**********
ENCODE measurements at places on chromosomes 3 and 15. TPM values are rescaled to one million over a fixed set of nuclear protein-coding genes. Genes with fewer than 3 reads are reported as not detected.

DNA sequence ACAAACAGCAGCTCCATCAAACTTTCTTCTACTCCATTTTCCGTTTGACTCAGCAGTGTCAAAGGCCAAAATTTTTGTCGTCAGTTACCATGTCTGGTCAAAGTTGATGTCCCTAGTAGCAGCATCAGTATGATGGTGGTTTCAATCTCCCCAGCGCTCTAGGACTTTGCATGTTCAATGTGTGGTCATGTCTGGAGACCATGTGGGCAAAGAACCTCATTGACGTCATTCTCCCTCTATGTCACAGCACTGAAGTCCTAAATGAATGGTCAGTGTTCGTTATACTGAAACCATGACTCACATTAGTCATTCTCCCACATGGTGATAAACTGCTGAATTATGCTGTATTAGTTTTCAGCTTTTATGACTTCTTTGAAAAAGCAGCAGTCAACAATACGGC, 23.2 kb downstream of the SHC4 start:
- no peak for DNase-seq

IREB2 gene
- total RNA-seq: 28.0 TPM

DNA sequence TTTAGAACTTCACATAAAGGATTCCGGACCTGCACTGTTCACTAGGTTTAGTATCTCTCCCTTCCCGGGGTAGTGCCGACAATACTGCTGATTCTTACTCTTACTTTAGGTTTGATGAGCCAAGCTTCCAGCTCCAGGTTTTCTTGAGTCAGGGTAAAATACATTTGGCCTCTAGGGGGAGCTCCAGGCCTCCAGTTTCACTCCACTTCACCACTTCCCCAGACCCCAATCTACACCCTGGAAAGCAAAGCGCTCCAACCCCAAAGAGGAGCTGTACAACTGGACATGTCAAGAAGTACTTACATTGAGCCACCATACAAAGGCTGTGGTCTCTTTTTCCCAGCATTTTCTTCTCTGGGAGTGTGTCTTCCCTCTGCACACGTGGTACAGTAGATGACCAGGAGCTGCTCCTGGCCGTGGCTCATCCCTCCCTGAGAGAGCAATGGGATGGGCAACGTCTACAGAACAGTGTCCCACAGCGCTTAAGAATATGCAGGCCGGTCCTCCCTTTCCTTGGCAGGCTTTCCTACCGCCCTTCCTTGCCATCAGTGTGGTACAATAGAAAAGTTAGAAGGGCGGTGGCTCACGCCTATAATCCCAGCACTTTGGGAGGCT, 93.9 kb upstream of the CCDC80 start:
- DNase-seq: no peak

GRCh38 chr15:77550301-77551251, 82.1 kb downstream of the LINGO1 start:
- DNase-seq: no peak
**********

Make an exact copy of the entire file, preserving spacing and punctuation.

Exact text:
ENCODE measurements at places on chromosomes 3 and 15. TPM values are rescaled to one million over a fixed set of nuclear protein-coding genes. Genes with fewer than 3 reads are reported as not detected.

DNA sequence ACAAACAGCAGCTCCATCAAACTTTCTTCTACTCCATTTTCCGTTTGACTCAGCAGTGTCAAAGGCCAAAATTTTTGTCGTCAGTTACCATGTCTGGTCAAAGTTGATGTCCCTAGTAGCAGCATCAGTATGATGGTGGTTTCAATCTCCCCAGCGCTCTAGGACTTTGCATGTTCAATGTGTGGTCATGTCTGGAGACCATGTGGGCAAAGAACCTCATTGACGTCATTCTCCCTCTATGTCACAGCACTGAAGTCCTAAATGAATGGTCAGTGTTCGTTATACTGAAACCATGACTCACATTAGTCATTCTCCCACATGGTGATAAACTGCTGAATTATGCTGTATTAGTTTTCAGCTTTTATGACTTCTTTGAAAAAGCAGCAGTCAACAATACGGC, 23.2 kb downstream of the SHC4 start:
- no peak for DNase-seq

IREB2 gene
- total RNA-seq: 28.0 TPM

DNA sequence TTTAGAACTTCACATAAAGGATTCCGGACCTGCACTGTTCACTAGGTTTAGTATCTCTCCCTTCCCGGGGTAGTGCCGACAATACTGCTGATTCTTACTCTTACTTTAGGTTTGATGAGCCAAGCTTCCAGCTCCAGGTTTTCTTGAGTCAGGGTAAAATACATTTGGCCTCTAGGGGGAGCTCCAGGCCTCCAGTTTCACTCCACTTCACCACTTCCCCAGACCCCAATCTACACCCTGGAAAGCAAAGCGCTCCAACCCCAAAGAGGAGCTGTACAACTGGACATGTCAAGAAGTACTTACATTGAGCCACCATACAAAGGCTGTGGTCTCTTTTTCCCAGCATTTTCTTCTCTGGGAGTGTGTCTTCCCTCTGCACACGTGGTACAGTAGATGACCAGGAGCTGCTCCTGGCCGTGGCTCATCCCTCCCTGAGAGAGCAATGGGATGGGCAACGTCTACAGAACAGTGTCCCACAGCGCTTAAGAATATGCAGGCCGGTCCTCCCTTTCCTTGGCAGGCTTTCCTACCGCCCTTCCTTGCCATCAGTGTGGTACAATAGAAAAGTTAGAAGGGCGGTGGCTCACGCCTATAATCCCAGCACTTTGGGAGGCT, 93.9 kb upstream of the CCDC80 start:
- DNase-seq: no peak

GRCh38 chr15:77550301-77551251, 82.1 kb downstream of the LINGO1 start:
- DNase-seq: no peak